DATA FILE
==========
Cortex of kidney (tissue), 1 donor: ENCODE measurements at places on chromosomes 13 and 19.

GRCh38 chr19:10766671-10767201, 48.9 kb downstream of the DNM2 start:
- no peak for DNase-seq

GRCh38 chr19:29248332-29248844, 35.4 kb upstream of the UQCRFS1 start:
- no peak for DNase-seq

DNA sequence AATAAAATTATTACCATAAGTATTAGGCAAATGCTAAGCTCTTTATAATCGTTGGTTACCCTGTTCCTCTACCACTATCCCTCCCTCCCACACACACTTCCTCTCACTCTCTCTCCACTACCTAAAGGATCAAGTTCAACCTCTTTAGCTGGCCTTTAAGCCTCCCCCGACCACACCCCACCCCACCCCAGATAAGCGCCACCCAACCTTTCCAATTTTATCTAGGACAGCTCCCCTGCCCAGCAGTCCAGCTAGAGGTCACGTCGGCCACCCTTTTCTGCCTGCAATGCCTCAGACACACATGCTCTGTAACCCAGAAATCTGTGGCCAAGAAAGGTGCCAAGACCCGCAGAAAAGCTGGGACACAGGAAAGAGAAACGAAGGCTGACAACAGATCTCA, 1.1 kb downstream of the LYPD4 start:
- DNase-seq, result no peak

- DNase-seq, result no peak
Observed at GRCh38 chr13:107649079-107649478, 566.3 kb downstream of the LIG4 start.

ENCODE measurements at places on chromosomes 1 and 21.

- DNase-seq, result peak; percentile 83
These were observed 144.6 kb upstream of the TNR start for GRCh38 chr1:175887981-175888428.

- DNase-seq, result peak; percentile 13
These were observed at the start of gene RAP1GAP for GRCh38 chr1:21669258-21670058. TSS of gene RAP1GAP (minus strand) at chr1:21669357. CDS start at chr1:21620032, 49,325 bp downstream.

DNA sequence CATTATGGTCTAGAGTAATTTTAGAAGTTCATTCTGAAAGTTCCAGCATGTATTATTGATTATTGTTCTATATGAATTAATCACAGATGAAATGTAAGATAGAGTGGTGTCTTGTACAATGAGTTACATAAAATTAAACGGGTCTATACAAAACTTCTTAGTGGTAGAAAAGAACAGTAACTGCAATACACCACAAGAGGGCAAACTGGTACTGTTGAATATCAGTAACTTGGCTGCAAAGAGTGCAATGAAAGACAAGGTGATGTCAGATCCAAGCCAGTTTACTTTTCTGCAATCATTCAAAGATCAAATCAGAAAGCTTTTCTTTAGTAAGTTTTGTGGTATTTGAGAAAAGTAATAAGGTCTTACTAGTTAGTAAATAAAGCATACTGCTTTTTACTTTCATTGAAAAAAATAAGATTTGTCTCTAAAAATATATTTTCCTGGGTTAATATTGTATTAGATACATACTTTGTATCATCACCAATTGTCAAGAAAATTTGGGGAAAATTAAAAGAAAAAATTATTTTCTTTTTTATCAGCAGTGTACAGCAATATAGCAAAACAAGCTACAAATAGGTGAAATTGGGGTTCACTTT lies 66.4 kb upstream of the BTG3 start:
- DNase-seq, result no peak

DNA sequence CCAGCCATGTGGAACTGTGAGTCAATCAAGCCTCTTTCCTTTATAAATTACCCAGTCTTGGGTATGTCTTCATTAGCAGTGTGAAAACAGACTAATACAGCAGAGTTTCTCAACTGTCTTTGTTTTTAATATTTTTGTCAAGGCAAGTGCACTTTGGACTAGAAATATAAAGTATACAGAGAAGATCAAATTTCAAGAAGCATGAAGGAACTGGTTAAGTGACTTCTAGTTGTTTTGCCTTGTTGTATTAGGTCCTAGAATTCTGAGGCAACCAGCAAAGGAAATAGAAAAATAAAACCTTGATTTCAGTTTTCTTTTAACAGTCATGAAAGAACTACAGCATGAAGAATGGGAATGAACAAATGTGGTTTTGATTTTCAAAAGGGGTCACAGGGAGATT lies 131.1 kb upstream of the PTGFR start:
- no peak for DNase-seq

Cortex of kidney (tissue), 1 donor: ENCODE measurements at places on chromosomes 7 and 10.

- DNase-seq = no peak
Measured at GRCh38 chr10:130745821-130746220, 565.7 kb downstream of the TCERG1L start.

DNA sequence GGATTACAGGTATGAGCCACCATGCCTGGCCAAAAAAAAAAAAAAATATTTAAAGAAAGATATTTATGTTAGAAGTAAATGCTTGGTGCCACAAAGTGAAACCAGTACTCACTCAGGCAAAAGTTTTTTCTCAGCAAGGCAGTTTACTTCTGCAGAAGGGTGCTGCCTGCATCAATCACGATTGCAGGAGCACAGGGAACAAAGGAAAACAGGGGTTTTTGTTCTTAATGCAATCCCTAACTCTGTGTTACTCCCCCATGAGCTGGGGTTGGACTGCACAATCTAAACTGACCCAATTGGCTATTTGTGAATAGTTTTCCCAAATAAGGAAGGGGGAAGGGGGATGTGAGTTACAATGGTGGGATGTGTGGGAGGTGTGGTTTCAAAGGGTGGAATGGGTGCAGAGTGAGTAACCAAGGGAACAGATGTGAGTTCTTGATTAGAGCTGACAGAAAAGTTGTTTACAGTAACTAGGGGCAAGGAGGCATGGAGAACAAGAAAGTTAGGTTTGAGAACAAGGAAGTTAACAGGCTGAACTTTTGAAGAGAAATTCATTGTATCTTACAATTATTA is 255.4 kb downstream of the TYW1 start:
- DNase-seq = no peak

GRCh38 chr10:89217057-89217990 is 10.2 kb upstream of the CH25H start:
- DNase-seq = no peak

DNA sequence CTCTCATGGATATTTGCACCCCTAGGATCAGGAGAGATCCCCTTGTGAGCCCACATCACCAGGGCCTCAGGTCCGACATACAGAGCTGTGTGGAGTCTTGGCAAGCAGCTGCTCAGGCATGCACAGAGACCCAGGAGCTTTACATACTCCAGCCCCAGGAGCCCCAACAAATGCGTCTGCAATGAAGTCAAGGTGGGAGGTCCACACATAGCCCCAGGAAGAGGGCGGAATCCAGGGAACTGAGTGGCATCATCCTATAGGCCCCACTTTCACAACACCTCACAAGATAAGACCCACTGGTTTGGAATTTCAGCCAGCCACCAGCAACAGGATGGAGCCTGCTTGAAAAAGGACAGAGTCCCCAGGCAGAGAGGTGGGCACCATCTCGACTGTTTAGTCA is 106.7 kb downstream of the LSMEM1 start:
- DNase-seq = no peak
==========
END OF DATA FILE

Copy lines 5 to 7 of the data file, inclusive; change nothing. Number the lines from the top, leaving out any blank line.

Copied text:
- no peak for DNase-seq

DNA sequence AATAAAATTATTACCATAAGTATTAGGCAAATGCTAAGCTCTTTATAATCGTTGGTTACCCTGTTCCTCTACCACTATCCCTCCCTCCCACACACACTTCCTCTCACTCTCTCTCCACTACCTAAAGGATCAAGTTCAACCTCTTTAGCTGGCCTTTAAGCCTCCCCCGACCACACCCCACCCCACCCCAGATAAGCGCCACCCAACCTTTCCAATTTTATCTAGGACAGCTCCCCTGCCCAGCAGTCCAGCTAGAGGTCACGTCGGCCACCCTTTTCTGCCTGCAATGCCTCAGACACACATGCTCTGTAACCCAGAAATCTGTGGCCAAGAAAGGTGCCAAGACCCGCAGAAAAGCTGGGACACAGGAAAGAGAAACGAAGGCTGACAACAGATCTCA, 1.1 kb downstream of the LYPD4 start:
- DNase-seq, result no peak